I still run into people, with good intentions, from my hometown who ask when my wedding is, and aren’t I engaged? I used to stumble over a one-line explanation, but now I don’t. I just shake my head, I smile, and I say no. The perplexed look that comes over their face is priceless, but I do not have to comfort them for their confusion, or offer an apology. I am not engaged, I am not planning a wedding. That is all.

Cut your loses.

Move on. I sold my wedding dress on eBay.

Sit with your sorrow.

After a period of intense and intentional mindlessness, I slowed down and the guards around my heart softened just enough to allow my mind to feel the pain I was hiding. It hurt, deeply. Yoga helped me move through my pain and heartache, it helped me confront it face on, and sit with it, and move as I turned it into something beautiful.

Take time alone, for yourself.

There were many days that I came home and locked myself in my apartment. I would put on my favorite t-shirt and did yoga in my living room. And danced. And cried. And stretched. And cried. And cried. And burned sage, and sat with my face buried in my dog’s thick coat. And there were days that I wanted to be anywhere but in my apartment, so I would take my dog and walk and walk and walk and walk. There was a chasm in my heart and I don’t know how I would have moved on and grown without this period of intense mourning.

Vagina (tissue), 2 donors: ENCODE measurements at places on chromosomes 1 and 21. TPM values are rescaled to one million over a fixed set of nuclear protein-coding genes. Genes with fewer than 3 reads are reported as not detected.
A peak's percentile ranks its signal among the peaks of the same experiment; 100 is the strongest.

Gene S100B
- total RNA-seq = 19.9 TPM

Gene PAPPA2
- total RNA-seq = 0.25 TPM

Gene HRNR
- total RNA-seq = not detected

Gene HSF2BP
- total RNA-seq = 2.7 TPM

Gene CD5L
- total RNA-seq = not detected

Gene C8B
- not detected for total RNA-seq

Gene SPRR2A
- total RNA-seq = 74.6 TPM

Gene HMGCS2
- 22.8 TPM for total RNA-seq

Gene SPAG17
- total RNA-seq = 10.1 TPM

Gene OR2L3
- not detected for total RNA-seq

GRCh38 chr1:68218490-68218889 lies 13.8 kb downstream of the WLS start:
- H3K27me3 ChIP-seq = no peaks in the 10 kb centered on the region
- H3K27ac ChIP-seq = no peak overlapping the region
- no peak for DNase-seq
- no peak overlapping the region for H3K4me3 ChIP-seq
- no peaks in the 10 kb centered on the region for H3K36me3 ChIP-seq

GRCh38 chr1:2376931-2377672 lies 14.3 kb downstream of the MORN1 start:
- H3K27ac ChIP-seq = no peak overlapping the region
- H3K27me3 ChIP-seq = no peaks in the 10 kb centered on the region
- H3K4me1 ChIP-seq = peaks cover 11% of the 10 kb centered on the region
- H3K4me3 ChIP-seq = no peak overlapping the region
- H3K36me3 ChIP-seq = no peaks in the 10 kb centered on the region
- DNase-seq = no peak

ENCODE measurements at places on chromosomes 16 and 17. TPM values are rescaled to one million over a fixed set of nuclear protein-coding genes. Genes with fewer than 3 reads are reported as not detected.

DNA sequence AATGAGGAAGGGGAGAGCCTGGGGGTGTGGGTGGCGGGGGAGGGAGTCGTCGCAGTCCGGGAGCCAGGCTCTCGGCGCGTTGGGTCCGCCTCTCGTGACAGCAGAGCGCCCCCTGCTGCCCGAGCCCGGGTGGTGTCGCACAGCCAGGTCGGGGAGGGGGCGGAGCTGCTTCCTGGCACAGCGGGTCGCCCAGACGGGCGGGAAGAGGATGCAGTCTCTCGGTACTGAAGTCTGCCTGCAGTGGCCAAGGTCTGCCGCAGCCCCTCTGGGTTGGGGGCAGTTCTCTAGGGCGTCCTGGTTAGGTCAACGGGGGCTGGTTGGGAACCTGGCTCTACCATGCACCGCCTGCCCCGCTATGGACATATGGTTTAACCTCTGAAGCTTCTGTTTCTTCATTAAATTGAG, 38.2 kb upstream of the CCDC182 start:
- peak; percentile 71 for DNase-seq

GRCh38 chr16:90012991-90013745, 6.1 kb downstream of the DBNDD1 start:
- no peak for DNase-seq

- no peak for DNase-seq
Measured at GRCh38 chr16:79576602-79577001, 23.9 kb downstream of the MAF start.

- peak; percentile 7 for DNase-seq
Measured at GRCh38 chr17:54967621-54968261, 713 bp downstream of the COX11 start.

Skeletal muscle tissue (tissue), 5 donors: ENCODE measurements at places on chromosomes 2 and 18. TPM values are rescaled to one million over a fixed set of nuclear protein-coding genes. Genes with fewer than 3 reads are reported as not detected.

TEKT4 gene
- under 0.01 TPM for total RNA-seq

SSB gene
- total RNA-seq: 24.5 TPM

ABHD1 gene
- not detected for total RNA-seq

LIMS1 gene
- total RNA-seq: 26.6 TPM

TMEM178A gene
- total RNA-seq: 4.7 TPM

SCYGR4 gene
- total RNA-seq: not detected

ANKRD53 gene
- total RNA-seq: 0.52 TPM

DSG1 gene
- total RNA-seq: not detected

Don’t try to make your grief appropriate.

Sometimes I felt as if I should quit grieving because it didn’t make sense, since I was the one who called it off. Sometimes I felt as if I should quit grieving because it was weird. Sometimes I felt as if I should quit grieving because it had been long enough, as if I had been appointed some divine period of grieving that had extended past its bounds.

I now firmly believe that to experience the beauty of life, the heart is always in a stage of grief. Grief is part of beauty, it is part of love. Grief weights on our chests as we breathe in and out, grief dances through our dreams at night, and envelopes us in the still quiet of the morning. Grief is not bad. Only grief is bad. But grief, coupled with life and love and yearning and understanding is not bad; it is necessary.

Don’t contain your grief to when you are alone.

Grief is wild, it is beautiful, it is free. Cry when you need to cry.

Don’t be afraid to slip out of grief and into joy.

As explained above, grief never leaves, grief makes us beautiful. Joy does not mean a lack of grief, and joy never leaves, either. Cry, and laugh, and cry. It is symbiotic, it is natural, it is the essence of life.

Don’t be afraid to love again.

You are perfect, you are whole, you are wise, you have grown.
You have so much to offer.

Love elephant and want to go steady?

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Apprentice Editor: Ashleigh Hitchcock / Editor: v

Photo: deviant art

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Monica Morrey